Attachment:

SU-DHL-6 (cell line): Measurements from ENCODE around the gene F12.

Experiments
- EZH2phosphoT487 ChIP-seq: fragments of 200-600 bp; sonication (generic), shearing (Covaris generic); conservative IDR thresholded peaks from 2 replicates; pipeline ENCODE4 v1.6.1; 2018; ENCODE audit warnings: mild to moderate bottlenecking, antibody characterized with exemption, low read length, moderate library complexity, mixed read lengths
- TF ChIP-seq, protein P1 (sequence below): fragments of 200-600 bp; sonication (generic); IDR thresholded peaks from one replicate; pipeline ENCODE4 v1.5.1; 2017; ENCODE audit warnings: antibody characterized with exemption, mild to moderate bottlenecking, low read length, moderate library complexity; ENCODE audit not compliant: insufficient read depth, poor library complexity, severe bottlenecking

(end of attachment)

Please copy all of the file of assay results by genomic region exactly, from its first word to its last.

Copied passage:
SU-DHL-6 (cell line): Measurements from ENCODE around the gene F12.

Experiments
- EZH2phosphoT487 ChIP-seq: fragments of 200-600 bp; sonication (generic), shearing (Covaris generic); conservative IDR thresholded peaks from 2 replicates; pipeline ENCODE4 v1.6.1; 2018; ENCODE audit warnings: mild to moderate bottlenecking, antibody characterized with exemption, low read length, moderate library complexity, mixed read lengths
- TF ChIP-seq, protein P1 (sequence below): fragments of 200-600 bp; sonication (generic); IDR thresholded peaks from one replicate; pipeline ENCODE4 v1.5.1; 2017; ENCODE audit warnings: antibody characterized with exemption, mild to moderate bottlenecking, low read length, moderate library complexity; ENCODE audit not compliant: insufficient read depth, poor library complexity, severe bottlenecking